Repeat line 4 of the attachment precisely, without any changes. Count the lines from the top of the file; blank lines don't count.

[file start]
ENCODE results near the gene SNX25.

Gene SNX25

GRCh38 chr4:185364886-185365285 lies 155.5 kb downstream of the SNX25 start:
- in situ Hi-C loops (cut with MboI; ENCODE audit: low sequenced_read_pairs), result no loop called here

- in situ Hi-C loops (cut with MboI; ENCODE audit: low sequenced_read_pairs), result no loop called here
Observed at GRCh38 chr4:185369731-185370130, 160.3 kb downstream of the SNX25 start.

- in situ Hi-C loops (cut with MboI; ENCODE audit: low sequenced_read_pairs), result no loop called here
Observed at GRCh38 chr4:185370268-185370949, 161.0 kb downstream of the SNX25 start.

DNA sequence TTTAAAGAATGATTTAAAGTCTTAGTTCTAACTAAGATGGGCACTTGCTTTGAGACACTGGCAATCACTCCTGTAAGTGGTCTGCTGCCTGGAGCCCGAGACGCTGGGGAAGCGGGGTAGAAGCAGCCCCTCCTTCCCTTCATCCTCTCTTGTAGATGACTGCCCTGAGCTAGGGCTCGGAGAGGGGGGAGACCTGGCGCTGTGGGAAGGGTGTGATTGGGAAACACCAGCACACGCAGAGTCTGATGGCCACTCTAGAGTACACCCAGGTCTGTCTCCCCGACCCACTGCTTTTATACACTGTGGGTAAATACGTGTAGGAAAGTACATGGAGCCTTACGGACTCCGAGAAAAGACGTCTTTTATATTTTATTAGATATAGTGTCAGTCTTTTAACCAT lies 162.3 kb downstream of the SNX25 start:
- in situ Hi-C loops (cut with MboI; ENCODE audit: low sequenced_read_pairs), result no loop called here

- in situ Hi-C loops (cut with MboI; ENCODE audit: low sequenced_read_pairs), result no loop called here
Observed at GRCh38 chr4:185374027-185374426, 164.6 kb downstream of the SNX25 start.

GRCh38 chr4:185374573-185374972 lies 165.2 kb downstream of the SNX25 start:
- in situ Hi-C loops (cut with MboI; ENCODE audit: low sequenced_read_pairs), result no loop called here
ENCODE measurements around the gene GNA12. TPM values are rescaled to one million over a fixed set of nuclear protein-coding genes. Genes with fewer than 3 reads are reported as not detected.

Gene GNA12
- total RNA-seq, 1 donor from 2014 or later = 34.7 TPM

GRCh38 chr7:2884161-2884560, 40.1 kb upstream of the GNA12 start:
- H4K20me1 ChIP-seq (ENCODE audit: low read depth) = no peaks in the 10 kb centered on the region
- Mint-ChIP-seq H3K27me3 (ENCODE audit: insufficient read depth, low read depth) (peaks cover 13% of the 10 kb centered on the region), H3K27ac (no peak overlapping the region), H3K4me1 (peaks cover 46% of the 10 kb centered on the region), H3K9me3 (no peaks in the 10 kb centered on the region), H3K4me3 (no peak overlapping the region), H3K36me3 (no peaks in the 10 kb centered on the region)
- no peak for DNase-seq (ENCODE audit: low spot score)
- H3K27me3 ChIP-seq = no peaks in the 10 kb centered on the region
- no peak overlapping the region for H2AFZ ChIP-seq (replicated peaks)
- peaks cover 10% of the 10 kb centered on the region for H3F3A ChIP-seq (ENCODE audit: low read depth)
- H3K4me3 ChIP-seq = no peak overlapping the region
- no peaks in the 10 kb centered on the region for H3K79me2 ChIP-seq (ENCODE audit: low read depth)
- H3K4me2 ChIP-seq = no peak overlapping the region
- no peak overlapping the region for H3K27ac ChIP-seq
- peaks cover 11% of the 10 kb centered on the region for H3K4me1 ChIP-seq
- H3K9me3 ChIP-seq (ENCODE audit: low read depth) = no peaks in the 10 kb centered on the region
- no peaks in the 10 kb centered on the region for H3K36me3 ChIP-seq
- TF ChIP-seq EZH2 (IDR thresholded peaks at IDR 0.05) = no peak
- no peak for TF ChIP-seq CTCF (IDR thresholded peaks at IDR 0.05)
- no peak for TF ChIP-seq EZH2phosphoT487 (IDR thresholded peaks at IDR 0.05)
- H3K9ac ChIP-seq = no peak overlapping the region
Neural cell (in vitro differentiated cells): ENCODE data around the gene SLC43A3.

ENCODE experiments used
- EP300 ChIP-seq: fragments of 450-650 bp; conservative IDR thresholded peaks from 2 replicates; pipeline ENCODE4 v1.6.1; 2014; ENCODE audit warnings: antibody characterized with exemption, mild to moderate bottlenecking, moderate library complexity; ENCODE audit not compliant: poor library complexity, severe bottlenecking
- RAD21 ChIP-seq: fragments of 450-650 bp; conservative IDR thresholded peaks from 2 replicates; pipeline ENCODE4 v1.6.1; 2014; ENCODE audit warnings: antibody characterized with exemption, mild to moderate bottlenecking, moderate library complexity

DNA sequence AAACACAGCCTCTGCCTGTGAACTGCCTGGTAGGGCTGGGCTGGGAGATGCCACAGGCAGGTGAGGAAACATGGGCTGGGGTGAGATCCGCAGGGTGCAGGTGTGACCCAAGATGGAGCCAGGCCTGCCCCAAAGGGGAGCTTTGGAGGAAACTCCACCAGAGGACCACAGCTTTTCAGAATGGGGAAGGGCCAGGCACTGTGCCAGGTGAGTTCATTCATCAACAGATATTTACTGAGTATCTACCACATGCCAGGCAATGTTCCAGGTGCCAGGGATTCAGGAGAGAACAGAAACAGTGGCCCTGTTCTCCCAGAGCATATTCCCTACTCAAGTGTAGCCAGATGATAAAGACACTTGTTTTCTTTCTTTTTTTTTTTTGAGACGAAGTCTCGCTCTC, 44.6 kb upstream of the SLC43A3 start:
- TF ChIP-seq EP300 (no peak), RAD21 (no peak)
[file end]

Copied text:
- in situ Hi-C loops (cut with MboI; ENCODE audit: low sequenced_read_pairs), result no loop called here